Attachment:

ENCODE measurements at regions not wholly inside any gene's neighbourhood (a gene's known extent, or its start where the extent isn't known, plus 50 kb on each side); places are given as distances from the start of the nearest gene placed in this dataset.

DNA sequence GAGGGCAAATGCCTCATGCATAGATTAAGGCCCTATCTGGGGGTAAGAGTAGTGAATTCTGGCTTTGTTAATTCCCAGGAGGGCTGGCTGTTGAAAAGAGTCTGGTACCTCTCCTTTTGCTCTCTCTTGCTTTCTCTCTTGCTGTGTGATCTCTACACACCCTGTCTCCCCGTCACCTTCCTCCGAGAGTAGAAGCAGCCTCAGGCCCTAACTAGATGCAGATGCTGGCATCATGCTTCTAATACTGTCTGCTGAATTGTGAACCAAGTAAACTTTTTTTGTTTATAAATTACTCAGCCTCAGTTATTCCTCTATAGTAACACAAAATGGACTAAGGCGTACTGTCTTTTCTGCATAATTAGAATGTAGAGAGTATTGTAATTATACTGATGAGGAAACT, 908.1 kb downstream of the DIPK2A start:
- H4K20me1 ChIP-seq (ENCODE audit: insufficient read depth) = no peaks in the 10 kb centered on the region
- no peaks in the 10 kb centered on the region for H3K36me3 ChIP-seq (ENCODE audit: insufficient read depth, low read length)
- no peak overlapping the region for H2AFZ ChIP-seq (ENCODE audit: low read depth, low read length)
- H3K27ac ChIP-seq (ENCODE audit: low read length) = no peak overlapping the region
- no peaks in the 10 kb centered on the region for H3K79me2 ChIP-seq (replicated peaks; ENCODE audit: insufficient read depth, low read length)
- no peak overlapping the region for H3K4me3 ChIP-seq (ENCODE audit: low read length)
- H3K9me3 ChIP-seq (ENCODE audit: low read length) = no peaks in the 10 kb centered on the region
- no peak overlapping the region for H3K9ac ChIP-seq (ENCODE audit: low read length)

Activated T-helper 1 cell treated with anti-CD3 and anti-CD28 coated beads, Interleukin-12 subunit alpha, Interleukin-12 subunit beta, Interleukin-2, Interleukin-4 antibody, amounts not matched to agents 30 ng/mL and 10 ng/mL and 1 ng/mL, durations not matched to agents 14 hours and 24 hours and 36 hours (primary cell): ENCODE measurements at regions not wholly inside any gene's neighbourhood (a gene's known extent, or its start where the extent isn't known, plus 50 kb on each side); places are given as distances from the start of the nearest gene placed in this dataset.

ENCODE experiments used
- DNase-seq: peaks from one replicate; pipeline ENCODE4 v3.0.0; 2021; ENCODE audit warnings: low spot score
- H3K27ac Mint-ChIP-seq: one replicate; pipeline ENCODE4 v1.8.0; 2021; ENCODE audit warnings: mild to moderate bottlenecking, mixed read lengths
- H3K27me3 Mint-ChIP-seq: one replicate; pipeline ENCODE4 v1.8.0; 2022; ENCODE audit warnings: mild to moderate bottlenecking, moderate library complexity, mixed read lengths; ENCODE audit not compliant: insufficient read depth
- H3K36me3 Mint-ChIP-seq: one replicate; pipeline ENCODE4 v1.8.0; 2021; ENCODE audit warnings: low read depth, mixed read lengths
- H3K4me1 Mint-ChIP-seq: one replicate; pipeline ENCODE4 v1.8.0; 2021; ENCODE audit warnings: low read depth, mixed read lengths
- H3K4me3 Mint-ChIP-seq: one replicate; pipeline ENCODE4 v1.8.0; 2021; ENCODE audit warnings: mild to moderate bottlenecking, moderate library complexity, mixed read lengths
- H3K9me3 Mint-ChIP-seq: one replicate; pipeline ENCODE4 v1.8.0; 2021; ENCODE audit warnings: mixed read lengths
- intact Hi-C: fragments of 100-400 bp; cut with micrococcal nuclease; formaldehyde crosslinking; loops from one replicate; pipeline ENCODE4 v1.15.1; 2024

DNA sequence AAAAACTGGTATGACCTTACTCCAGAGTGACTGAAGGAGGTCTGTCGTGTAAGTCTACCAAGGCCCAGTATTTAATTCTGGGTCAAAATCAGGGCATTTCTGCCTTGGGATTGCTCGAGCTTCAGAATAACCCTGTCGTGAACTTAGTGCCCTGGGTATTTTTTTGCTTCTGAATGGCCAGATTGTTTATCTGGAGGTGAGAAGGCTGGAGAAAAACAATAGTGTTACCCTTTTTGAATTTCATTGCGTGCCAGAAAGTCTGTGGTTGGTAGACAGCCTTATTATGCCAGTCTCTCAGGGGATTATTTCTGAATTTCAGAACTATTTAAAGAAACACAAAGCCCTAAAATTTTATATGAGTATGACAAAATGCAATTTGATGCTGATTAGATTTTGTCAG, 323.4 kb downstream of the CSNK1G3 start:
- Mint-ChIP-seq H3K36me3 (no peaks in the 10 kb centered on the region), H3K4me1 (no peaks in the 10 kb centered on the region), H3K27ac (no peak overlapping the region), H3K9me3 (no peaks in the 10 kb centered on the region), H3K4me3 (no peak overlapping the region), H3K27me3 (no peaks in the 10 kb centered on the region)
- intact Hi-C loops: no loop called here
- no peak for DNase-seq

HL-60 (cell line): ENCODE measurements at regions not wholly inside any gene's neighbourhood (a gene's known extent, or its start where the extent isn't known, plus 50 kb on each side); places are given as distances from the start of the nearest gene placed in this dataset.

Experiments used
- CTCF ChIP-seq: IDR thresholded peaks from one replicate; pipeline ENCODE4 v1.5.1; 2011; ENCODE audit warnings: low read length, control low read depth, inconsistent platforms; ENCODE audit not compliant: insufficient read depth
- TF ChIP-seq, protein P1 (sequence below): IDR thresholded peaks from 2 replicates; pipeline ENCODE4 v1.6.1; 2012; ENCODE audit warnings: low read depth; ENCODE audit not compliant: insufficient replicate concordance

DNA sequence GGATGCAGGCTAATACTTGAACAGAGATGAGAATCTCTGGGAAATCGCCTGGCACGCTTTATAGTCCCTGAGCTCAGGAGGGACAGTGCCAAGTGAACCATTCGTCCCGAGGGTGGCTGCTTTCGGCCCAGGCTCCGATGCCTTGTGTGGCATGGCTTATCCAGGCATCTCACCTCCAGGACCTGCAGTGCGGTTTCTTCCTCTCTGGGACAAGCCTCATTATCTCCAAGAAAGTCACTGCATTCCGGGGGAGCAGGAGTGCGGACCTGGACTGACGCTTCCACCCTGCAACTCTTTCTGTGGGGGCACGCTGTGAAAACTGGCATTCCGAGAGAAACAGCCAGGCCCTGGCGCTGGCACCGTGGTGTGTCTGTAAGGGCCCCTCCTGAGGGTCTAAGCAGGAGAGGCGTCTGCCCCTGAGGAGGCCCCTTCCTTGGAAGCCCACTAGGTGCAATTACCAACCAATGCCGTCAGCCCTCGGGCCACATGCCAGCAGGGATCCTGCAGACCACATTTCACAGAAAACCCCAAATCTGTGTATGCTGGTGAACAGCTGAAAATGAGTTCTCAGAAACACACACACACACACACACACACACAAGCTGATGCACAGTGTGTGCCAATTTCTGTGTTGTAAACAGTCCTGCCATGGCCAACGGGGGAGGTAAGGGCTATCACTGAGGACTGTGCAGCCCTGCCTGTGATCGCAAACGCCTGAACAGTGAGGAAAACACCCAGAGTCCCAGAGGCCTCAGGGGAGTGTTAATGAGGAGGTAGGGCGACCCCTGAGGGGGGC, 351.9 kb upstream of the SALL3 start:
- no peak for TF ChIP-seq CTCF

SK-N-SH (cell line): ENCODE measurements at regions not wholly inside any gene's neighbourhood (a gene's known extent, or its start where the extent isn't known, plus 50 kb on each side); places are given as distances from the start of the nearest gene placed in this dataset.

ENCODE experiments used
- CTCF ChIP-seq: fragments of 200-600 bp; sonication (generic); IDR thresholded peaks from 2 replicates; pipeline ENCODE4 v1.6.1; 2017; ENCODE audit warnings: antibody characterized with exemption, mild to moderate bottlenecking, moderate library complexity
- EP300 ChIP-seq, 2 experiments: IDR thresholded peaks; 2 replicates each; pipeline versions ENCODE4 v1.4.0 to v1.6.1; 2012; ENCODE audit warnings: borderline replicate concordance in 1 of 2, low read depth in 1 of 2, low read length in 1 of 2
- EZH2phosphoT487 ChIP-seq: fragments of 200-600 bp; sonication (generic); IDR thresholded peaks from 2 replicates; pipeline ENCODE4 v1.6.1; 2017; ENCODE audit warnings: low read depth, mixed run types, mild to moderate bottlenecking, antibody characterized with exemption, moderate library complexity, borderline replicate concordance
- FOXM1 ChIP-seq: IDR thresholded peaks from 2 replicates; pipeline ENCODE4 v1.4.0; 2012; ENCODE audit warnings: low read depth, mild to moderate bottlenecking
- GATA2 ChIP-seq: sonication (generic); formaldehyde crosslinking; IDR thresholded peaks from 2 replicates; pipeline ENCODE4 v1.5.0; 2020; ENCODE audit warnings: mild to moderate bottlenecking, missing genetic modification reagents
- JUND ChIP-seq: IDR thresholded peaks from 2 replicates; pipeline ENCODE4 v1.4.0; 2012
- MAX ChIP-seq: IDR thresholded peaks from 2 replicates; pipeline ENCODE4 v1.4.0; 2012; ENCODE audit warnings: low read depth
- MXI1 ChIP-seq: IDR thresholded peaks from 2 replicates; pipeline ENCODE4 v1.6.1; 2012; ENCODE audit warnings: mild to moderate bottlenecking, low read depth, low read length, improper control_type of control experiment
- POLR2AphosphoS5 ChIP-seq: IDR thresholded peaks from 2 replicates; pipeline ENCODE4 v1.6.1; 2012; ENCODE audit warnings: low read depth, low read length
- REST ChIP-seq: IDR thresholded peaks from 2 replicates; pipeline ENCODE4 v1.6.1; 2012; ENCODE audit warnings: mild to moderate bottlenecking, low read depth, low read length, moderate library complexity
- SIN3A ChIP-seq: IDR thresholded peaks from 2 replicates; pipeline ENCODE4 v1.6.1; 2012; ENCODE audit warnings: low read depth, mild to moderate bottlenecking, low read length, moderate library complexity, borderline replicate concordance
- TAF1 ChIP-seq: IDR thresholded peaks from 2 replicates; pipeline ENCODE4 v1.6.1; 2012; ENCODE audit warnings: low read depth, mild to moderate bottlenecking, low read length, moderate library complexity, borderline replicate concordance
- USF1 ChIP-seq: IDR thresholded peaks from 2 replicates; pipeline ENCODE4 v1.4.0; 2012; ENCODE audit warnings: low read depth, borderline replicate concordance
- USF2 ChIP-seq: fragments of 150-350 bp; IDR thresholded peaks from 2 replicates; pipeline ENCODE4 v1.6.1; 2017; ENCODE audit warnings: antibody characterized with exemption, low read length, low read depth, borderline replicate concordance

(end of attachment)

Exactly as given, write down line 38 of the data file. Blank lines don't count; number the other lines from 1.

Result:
- JUND ChIP-seq: IDR thresholded peaks from 2 replicates; pipeline ENCODE4 v1.4.0; 2012